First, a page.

Archive for December, 2007

holiday07_1.gifTony Fish, a member of Gerbsman Partners Board of Intellectual Capital, posted on his blog Open Gardens, an interesting comment a few days back in regards to Google Gears. Click here for the full entry.

Anit Jaokar, a partner of Tony Fish, discusses Google Gears. Google Gears is comprised of a local database, local processes and a web server – with the logic being written in Java script. Hence, Gears potentially fits in well with Mobile Ajax and Gears as well as with Mobile Web Widgets (and by that I mean Widgets created using Web standards as opposed to Widsets and similar products).

It’s a very intriguing thought in regards to mobile offline browsing. When looking on Java, Mobile Flash, Adobe Air, and MS Silverlight – something emerges. The thought of synchronizing online applications onto mobile device or desktop for later access is what web services and online services have missed out on. It is in fact so, that everyone is not online all the time – and most people unplug to get productive.

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linkedin1.jpgLinkedIn will soon release an open API where 3rd party developers will be able to aggregate profile data to enhance the user experience and productivity for LinkedIn’s users with widgets and other enhancing applications.

The company, which was the fastest-growing social network in October, has attracted about 17 million registered users globally and about 5 million unique visitors in the United States in October. Answering to the competition from Facebook and others, LinkedIn will use Google´s OpenSocial structure to open their “made-for-business” service.


One example that LinkedIn has crafted is in a partnership with BusinessWeek. Visitors to the BusinessWeek site, who place their mouse pointers over certain keywords will trigger a pop-up box detailing how many of their LinkedIn contacts are related to the company or keyword.

Finally, the Web 2.0 is making its way into productivity and business applications for real. Social Networking has long been a supernova on the horizon and hordes of people are using them. With this entry into business tools like LinkedIn´s network – Web 2.0 will now be available for business users as well.

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bookcover.gifMarvin Davis, a member of Gerbsman Partners Board of Intellectual Capital has just released his new book; “Take No Prisoners”.

“Whether you are a manager, corporate director, executive, or business owner, this book supplies an effective no-nonsense action plan for fixing problems, strengthening weak spots, and building profitable competitive operations”.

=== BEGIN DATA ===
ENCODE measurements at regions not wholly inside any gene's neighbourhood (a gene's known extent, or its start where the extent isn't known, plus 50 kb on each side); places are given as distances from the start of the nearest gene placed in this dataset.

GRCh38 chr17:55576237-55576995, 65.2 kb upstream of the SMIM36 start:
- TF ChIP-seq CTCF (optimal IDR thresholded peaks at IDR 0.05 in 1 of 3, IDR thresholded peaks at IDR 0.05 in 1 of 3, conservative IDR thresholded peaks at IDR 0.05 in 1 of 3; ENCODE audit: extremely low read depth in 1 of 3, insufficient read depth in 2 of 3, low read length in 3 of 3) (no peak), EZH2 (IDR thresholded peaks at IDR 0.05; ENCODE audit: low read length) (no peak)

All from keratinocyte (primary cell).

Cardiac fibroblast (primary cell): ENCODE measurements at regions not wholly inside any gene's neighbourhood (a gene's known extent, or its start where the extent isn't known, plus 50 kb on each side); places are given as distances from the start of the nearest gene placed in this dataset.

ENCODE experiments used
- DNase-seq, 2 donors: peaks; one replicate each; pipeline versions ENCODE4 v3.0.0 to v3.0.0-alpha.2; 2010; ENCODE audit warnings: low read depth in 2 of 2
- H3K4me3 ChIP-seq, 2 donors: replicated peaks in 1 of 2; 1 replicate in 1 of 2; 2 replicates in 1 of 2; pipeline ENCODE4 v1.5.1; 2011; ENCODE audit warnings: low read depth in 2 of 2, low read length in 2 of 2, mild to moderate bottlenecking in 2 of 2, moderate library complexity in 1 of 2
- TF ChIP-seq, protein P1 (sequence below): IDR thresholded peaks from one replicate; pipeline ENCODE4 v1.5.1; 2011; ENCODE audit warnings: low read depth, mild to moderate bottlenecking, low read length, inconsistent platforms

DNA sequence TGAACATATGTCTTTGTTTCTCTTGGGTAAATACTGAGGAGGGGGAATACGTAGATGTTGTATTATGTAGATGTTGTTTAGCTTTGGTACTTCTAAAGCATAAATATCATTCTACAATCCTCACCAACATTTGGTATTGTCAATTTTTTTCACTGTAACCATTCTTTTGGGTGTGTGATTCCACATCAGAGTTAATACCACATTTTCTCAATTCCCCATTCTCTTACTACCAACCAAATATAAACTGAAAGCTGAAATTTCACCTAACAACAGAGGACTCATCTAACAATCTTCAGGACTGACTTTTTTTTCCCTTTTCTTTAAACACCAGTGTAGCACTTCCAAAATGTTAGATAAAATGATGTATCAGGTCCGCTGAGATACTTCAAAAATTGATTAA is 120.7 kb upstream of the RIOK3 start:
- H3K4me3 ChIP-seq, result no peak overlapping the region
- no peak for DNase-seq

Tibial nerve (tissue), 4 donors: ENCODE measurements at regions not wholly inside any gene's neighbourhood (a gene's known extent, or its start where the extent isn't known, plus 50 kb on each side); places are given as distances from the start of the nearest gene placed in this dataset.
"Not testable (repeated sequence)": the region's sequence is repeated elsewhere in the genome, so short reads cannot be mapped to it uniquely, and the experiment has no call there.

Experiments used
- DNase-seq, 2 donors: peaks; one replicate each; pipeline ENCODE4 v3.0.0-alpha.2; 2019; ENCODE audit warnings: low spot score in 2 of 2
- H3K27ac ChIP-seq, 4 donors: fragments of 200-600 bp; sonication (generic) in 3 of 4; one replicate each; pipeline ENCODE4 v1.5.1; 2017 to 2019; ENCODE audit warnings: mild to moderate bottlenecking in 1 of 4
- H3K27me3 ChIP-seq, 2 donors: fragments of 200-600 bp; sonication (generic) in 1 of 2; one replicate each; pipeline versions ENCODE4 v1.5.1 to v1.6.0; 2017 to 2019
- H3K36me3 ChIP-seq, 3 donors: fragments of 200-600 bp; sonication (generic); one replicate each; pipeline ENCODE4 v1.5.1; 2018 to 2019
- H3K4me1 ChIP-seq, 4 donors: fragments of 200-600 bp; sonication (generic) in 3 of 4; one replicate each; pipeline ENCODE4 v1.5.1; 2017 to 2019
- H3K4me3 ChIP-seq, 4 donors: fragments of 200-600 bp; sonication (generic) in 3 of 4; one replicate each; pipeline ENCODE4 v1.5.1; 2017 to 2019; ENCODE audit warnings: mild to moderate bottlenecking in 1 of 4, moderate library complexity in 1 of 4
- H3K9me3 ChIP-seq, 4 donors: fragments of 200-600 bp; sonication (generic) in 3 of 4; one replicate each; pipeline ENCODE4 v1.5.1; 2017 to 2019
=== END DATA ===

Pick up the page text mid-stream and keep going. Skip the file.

As a seasoned turnaround expert, Marvin Davis has seen companies make the same mistakes over and over again. In TAKE NO PRISONERS, he shows companies how to achieve their full profitability potential by asking themselves some very basic questions and analyzing their operations properly, Packed with dozens of real-world examples and ready-to-use worksheets, the book shows you how to critically investigate every aspect of your operations….from marketing strategies to pricing policies, from products and services to operating costs and overhead….uncovering devastating inefficiencies as well as hidden opportunities for enhancing profitability. These often simple, proven ideas have worked for organizations small and large, both public and privately held and they can help yours too.

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Gerbsman Partners has published a new story on our website; “The Tipping Point – Its Here”. It makes for some thoughtful reading and discusses some well formulated insights and observations on the economic and political issues for maximizing enterprise value in the upcoming business crisis.

“As time passes, we have become increasingly struck by our inability to predict events on a macro scale and by the fundamental randomness of such events. We also note that most professionals whose business it is to make such predictions, such as security analysts, marketing strategy consultants, economists and mutual fund managers, have an abysmal record. It is very educational to look back five years at their predictions and compare such predictions to what actually occurred. Most of these professionals simply project forward existing trends and miss “Black Swan” events, such as the Crash of 1987, the Savings and Loan crisis, the September 11 attacks, the current Sub-Prime Mortgage, or more positively, the impact of the Internet.”

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